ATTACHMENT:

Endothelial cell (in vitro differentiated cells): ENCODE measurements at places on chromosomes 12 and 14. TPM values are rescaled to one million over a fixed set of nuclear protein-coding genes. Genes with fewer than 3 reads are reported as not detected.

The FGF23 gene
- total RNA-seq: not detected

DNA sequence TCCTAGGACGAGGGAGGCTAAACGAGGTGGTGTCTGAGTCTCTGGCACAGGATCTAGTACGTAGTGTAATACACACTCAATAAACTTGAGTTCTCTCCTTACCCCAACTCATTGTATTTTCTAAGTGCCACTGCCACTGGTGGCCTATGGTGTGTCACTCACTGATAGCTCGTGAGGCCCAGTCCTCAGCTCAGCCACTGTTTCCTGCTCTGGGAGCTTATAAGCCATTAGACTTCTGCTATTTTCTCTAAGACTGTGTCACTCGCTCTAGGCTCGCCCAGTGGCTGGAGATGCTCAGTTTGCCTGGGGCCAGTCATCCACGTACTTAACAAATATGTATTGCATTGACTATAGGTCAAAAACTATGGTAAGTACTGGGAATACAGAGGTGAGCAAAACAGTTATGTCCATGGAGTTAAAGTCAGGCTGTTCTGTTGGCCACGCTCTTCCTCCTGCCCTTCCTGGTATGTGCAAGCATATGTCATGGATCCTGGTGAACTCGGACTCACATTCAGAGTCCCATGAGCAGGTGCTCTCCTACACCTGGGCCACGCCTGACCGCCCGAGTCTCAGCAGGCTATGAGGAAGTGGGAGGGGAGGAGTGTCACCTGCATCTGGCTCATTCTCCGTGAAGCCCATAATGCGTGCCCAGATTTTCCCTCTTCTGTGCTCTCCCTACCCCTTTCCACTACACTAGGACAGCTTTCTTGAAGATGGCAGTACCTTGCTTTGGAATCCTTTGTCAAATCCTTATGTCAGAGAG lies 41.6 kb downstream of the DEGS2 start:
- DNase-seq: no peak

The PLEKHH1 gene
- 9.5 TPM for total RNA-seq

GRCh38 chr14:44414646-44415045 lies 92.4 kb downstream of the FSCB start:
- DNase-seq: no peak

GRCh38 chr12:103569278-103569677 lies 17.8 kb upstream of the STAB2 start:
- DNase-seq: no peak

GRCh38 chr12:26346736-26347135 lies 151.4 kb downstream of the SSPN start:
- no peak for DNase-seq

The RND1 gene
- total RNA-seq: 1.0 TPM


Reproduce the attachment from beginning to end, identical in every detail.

Endothelial cell (in vitro differentiated cells): ENCODE measurements at places on chromosomes 12 and 14. TPM values are rescaled to one million over a fixed set of nuclear protein-coding genes. Genes with fewer than 3 reads are reported as not detected.

The FGF23 gene
- total RNA-seq: not detected

DNA sequence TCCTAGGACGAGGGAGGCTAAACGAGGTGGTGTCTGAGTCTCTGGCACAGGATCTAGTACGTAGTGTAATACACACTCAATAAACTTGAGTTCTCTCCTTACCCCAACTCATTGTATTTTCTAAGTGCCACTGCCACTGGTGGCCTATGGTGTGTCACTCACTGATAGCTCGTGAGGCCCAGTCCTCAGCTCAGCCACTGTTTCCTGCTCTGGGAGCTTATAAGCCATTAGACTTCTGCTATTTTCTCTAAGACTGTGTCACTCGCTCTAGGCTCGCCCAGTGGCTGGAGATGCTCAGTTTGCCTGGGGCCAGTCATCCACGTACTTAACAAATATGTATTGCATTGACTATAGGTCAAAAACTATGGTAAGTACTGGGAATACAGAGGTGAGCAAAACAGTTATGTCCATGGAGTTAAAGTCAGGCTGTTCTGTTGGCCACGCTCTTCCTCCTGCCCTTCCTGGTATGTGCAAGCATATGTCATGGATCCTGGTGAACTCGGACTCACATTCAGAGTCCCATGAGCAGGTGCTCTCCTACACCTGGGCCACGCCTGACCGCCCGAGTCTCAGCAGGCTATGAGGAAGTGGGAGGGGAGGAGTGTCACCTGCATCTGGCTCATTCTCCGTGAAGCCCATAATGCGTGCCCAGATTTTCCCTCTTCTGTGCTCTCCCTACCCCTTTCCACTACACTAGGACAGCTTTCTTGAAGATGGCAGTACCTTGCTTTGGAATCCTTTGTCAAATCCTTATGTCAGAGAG lies 41.6 kb downstream of the DEGS2 start:
- DNase-seq: no peak

The PLEKHH1 gene
- 9.5 TPM for total RNA-seq

GRCh38 chr14:44414646-44415045 lies 92.4 kb downstream of the FSCB start:
- DNase-seq: no peak

GRCh38 chr12:103569278-103569677 lies 17.8 kb upstream of the STAB2 start:
- DNase-seq: no peak

GRCh38 chr12:26346736-26347135 lies 151.4 kb downstream of the SSPN start:
- no peak for DNase-seq

The RND1 gene
- total RNA-seq: 1.0 TPM